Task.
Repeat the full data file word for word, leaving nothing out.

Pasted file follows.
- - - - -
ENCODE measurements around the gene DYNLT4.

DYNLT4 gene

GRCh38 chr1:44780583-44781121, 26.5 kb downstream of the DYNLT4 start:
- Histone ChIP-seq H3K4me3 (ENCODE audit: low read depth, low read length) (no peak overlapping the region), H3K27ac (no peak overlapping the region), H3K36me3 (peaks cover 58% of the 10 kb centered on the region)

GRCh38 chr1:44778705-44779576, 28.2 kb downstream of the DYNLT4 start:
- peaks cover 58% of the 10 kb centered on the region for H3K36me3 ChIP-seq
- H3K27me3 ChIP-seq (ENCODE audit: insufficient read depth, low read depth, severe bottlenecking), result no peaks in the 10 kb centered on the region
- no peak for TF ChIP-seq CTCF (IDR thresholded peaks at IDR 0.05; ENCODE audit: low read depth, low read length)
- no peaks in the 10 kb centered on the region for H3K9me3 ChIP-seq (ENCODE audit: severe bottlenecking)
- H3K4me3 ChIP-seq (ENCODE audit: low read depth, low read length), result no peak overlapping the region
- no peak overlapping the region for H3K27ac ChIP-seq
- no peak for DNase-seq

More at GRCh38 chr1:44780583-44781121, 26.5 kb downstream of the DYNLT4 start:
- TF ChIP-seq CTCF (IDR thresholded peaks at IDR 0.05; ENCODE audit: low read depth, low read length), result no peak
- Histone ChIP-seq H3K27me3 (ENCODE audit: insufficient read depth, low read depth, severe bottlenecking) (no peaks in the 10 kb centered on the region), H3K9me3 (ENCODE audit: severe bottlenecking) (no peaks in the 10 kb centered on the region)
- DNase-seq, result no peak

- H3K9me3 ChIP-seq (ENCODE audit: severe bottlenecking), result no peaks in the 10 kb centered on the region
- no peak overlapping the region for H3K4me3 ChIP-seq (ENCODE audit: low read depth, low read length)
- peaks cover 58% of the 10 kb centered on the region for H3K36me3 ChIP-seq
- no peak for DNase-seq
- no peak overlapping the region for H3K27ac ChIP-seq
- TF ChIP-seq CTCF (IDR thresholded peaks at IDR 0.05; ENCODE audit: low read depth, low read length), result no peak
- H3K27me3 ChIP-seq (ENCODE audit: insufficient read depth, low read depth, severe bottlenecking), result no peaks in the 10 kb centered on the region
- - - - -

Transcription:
ENCODE measurements around the gene DYNLT4.

DYNLT4 gene

GRCh38 chr1:44780583-44781121, 26.5 kb downstream of the DYNLT4 start:
- Histone ChIP-seq H3K4me3 (ENCODE audit: low read depth, low read length) (no peak overlapping the region), H3K27ac (no peak overlapping the region), H3K36me3 (peaks cover 58% of the 10 kb centered on the region)

GRCh38 chr1:44778705-44779576, 28.2 kb downstream of the DYNLT4 start:
- peaks cover 58% of the 10 kb centered on the region for H3K36me3 ChIP-seq
- H3K27me3 ChIP-seq (ENCODE audit: insufficient read depth, low read depth, severe bottlenecking), result no peaks in the 10 kb centered on the region
- no peak for TF ChIP-seq CTCF (IDR thresholded peaks at IDR 0.05; ENCODE audit: low read depth, low read length)
- no peaks in the 10 kb centered on the region for H3K9me3 ChIP-seq (ENCODE audit: severe bottlenecking)
- H3K4me3 ChIP-seq (ENCODE audit: low read depth, low read length), result no peak overlapping the region
- no peak overlapping the region for H3K27ac ChIP-seq
- no peak for DNase-seq

More at GRCh38 chr1:44780583-44781121, 26.5 kb downstream of the DYNLT4 start:
- TF ChIP-seq CTCF (IDR thresholded peaks at IDR 0.05; ENCODE audit: low read depth, low read length), result no peak
- Histone ChIP-seq H3K27me3 (ENCODE audit: insufficient read depth, low read depth, severe bottlenecking) (no peaks in the 10 kb centered on the region), H3K9me3 (ENCODE audit: severe bottlenecking) (no peaks in the 10 kb centered on the region)
- DNase-seq, result no peak

- H3K9me3 ChIP-seq (ENCODE audit: severe bottlenecking), result no peaks in the 10 kb centered on the region
- no peak overlapping the region for H3K4me3 ChIP-seq (ENCODE audit: low read depth, low read length)
- peaks cover 58% of the 10 kb centered on the region for H3K36me3 ChIP-seq
- no peak for DNase-seq
- no peak overlapping the region for H3K27ac ChIP-seq
- TF ChIP-seq CTCF (IDR thresholded peaks at IDR 0.05; ENCODE audit: low read depth, low read length), result no peak
- H3K27me3 ChIP-seq (ENCODE audit: insufficient read depth, low read depth, severe bottlenecking), result no peaks in the 10 kb centered on the region